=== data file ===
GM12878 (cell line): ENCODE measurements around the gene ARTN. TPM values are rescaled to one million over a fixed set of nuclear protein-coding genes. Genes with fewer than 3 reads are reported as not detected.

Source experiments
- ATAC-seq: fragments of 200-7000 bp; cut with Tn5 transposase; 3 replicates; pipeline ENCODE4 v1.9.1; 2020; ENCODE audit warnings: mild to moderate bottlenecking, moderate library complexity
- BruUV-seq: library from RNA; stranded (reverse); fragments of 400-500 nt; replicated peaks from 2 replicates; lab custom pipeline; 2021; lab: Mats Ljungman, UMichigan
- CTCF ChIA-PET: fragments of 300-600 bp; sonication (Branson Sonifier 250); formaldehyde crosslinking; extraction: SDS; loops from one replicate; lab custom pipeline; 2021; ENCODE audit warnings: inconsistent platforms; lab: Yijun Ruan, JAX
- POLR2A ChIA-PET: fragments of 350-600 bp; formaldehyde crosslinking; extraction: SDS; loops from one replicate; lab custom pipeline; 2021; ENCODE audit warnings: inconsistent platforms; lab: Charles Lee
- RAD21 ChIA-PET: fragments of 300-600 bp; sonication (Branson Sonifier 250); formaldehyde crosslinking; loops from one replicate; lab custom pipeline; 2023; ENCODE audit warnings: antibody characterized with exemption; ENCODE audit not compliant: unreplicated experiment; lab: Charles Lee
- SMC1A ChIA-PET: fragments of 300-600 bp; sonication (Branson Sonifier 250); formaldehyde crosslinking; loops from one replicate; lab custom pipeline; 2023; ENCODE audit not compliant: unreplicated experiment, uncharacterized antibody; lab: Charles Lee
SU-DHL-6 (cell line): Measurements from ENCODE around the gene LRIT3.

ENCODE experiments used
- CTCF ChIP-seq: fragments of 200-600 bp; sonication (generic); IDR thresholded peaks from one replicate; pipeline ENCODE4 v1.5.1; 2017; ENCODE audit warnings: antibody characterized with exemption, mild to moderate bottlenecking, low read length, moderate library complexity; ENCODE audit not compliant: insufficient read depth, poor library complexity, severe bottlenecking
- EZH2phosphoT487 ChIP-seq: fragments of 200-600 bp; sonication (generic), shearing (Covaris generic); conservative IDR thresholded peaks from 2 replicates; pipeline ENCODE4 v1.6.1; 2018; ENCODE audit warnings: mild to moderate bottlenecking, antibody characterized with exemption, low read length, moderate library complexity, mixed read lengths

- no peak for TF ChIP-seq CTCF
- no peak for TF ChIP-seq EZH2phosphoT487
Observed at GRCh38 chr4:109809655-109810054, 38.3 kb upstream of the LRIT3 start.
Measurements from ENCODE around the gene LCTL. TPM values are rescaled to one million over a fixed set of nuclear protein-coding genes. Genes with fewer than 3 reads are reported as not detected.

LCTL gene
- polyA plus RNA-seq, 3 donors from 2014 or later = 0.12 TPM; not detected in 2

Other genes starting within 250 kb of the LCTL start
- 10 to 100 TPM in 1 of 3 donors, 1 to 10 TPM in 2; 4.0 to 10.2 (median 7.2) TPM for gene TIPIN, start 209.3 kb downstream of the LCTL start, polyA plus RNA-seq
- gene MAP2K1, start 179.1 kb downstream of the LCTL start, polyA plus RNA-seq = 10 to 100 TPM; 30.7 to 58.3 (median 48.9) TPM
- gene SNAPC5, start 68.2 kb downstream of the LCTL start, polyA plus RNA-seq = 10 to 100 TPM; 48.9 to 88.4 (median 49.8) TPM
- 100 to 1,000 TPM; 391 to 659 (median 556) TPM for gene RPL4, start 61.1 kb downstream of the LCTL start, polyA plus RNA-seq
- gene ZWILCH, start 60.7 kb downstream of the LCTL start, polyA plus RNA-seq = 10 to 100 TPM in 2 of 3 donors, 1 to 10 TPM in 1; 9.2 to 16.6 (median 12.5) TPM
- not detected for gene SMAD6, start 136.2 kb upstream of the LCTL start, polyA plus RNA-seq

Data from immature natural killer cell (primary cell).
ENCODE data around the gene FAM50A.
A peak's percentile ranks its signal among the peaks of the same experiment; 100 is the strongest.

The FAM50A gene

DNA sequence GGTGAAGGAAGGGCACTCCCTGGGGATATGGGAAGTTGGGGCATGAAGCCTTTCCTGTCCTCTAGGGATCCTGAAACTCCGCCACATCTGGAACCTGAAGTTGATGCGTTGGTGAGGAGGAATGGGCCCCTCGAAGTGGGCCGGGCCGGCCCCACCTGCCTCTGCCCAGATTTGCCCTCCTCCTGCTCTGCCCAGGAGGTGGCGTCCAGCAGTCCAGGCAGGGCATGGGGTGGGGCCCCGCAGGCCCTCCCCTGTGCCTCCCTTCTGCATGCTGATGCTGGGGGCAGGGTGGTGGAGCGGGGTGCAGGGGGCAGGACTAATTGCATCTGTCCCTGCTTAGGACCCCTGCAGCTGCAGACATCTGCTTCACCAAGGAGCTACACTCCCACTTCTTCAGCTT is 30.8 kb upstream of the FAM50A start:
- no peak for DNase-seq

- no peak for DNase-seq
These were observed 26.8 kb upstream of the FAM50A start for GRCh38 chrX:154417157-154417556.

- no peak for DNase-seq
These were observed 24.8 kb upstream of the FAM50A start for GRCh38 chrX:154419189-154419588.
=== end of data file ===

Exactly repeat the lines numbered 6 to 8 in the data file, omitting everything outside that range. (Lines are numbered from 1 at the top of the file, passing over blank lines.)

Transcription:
- POLR2A ChIA-PET: fragments of 350-600 bp; formaldehyde crosslinking; extraction: SDS; loops from one replicate; lab custom pipeline; 2021; ENCODE audit warnings: inconsistent platforms; lab: Charles Lee
- RAD21 ChIA-PET: fragments of 300-600 bp; sonication (Branson Sonifier 250); formaldehyde crosslinking; loops from one replicate; lab custom pipeline; 2023; ENCODE audit warnings: antibody characterized with exemption; ENCODE audit not compliant: unreplicated experiment; lab: Charles Lee
- SMC1A ChIA-PET: fragments of 300-600 bp; sonication (Branson Sonifier 250); formaldehyde crosslinking; loops from one replicate; lab custom pipeline; 2023; ENCODE audit not compliant: unreplicated experiment, uncharacterized antibody; lab: Charles Lee